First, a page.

Unsolicited dick pics: a matter of consent

The last thing you expect on a Tuesday morning is a dick pic… as Hatch’s Amy Seaborn explains.


I wake up around 8 am. I roll over to my phone and notice a Snapchat notification from “Bunny”.

“This will be interesting,” I say to myself.

For the past few months I’ve been receiving Snapchats from random people. I have no idea who they are and I don’t know how they got my user name, because I don’t publicise it on any of my social media platforms. At first I thought they were bots designed to infect my phone with viruses. But then I discovered those “bots” had the ability to take and send pictures of their genitalia.

It only took a few messages for this mystery man to start sending me pictures of his penis and videos of him masturbating.

I told “Bunny” on multiple occasions that I wasn’t interested, but it didn’t make him stop. He continued to send videos until he finished, then he asked if I enjoyed it and if I wanted to be friends. I told him “no” and had a go at him for not knowing what “no” meant. To which he responded: “Your no is a yes for me haha.” To say I was angry was an understatement. He was swiftly blocked and I spent the rest of the morning feeling sick.

It wasn’t the first time I’d been spammed. Since then I’ve received my fair share of dick pics and every time I ask why I’ve been sent that image or video.

The majority come out of nowhere. No “Hi” or “Hey, do you want to see my penis?” Just the picture and nothing else. Some say “Hey” afterwards and ask if I enjoyed what they had sent me, but there’s nothing  else to it.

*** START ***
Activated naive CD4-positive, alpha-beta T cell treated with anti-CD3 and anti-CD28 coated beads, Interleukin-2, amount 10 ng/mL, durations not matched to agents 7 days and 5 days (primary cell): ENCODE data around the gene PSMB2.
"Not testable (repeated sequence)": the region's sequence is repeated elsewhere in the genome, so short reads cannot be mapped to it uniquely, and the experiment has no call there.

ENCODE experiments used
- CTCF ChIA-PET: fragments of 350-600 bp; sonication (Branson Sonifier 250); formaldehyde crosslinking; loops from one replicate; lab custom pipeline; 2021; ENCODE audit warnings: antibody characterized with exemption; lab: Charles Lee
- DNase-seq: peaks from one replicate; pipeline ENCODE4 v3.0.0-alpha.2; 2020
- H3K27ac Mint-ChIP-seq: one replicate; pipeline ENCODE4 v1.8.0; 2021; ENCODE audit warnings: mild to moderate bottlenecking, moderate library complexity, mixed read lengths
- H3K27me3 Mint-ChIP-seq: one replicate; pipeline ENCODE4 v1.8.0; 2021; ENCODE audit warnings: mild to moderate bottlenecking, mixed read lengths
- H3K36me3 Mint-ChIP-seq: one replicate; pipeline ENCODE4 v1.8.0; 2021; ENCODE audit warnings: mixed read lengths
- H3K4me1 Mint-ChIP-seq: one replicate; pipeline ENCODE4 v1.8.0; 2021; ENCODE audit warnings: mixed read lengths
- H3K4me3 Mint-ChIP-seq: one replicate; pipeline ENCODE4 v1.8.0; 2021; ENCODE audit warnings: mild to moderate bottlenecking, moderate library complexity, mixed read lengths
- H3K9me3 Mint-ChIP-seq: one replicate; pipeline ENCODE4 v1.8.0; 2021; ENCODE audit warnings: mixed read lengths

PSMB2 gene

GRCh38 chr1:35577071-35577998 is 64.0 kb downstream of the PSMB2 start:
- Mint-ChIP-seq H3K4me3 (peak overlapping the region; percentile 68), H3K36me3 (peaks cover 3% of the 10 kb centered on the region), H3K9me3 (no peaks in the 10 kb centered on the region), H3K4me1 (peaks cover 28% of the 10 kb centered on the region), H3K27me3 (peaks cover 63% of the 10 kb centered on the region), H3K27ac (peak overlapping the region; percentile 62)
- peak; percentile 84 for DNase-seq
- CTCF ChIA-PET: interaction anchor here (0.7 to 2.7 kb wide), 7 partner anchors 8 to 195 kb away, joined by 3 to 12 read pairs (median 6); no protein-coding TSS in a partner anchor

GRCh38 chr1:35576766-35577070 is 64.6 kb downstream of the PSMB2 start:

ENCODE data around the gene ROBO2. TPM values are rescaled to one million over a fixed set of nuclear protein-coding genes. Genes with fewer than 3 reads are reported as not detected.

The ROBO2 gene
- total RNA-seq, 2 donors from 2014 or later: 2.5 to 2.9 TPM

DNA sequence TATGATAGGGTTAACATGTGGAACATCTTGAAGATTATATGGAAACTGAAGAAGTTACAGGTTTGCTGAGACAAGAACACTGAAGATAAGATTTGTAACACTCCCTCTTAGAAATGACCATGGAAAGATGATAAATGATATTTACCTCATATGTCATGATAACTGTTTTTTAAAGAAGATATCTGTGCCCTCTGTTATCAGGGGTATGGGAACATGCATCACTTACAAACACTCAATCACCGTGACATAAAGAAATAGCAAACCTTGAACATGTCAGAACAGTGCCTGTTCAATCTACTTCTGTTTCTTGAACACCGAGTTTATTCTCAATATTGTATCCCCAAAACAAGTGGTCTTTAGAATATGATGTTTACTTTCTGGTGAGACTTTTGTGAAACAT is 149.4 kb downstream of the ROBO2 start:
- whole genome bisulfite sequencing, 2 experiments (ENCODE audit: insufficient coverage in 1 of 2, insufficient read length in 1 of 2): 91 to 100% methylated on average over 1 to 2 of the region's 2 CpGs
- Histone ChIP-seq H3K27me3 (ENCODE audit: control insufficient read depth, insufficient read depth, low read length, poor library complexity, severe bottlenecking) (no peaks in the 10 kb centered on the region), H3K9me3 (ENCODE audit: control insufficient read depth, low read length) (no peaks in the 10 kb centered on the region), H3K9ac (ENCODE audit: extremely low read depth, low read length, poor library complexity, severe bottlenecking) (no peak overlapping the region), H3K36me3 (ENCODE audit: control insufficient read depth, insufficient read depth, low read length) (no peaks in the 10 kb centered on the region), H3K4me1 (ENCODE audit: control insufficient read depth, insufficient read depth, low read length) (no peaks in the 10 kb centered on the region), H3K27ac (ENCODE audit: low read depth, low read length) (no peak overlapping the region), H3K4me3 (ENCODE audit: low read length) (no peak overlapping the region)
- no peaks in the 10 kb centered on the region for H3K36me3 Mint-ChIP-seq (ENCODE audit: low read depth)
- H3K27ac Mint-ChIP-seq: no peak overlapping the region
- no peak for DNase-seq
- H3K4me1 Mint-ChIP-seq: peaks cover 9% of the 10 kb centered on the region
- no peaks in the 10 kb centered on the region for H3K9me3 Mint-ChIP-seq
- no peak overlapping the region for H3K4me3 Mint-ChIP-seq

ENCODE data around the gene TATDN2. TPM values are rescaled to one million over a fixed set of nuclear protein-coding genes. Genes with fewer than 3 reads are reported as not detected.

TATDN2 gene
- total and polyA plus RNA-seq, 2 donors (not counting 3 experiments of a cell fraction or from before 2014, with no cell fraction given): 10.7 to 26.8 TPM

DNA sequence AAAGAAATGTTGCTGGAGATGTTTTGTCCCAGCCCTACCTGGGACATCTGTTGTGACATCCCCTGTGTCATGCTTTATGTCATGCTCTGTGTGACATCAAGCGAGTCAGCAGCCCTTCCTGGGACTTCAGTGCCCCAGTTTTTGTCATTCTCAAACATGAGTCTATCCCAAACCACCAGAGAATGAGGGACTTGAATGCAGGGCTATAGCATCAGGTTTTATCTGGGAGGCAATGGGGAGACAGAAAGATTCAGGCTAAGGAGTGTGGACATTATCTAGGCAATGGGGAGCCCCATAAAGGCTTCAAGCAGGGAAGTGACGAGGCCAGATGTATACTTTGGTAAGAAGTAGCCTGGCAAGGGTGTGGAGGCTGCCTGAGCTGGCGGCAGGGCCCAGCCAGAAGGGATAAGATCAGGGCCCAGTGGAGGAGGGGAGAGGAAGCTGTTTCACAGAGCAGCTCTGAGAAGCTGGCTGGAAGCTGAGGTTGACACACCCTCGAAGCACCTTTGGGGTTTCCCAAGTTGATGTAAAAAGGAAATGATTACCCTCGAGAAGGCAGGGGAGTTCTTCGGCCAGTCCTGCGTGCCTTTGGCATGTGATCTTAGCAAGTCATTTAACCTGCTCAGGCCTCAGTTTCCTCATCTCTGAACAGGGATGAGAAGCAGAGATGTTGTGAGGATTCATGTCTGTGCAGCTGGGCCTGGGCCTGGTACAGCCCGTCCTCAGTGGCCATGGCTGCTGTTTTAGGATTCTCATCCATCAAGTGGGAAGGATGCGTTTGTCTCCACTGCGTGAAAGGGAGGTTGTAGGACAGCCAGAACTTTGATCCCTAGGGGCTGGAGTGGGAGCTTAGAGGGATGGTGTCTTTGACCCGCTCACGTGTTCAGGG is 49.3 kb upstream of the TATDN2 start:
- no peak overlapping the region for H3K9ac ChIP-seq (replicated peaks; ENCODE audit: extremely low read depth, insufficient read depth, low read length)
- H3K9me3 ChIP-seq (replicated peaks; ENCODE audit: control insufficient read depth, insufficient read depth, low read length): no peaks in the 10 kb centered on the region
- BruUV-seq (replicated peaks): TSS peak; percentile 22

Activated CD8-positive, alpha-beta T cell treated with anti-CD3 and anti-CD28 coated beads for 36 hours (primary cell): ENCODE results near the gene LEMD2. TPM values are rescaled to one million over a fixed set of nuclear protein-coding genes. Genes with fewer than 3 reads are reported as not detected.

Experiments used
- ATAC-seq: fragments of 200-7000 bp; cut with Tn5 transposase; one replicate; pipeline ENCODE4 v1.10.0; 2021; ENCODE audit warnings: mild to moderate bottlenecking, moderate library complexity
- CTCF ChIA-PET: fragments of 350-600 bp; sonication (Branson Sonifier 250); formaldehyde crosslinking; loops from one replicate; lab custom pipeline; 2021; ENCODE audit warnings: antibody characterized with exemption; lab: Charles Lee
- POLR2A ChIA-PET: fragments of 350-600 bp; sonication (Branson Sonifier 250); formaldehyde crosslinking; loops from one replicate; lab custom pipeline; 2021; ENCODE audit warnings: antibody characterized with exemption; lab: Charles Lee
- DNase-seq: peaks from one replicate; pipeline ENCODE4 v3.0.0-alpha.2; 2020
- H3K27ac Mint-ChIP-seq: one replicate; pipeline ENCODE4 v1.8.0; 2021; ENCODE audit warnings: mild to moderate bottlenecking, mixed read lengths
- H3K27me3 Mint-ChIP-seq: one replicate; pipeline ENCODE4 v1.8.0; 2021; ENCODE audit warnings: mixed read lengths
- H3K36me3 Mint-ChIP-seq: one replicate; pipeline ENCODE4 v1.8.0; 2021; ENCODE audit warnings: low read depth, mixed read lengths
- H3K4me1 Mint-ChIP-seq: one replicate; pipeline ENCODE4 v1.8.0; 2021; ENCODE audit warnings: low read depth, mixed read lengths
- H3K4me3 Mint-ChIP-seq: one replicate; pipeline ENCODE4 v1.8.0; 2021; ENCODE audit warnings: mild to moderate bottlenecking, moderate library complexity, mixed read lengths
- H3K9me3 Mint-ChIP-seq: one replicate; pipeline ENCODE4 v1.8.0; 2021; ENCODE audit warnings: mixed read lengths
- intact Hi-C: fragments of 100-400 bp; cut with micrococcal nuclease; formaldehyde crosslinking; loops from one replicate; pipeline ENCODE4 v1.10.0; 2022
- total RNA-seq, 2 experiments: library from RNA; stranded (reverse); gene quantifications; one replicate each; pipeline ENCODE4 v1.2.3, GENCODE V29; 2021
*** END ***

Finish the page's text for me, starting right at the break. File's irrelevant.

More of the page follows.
Which is why I set out to discover just how many women had experienced this and if there were any men honest enough to admit sending these sorts of pics. It came down to the issue of consent.

What the experts say

I spoke with Dr Nicola Henry, a socio-legal scholar at Melbourne’s RMIT University whose research focuses on sexual assault, violence and harassment.

“Before camera-able technology, boys would scan their bottoms on the photocopier; it’s not a new thing,” she said. “The technology isn’t to blame but the technology has made it easier.”

Everyone has a different intention when sending these images – with or without consent. It could be to impress, flirt, have sex with the receiver or to intimate and harass them.

“Sending the image with the motivation to harass another person is a form of sexual harassment,” Dr Henry said. “When it makes a person feel humiliated, threatened, awkward, uncomfortable, offended, intimidated– when it’s unwanted and unwelcome– that’s when it constitutes sexual harassment.

“Under Australian law, sexual harassment is only unlawful when it takes place in a specific area of public life – for example; the workplace, accommodation, education, and in the goods and services industry. That means when the sexual harassment, whether it’s dick pics or unwelcome sexual behaviour, takes place outside of the workplace, then it isn’t considered to be sexual harassment.

“When it’s outside the legislation, there’s not a huge amount that can done, to be honest. People who do receive these images can contact the social media service or they can block the perpetrator.”

Blocking the perpetrator might stop them using pics to harass you, but the invasive and sick feeling lingers long after.

I know personally what it’s like to feel scared after being sent these images.

One young man I didn’t know sent me pictures of his penis then asked me what I was wearing. I ignored what he asked, then he snapped and said if I didn’t help him get harder and help him finish, he would find me. I was on my way to uni and it scared me. I was by myself and whether he was kidding or not, I wasn’t ready to defend myself. Even after I blocked and reported him, I still felt uneasy.

It makes you wonder what goes through their minds before and after sending these images.

“There’s a lot of pressure on young men to conform,” Dr Henry said. “In the same way there are many pressures on women to conform to a particular standard/stereotype around their gender.

“Young men conform to their heteronormative gender [and] around proving their masculinity. And this [dick pics] is one of many examples. It’s pretty damaging for that male if the image is released. Then he is taunted for the size and shape; then we are talking about bullying and harassment… and that can sometimes lead to low self-esteem or suicide.”

But this doesn’t excuse the behaviour.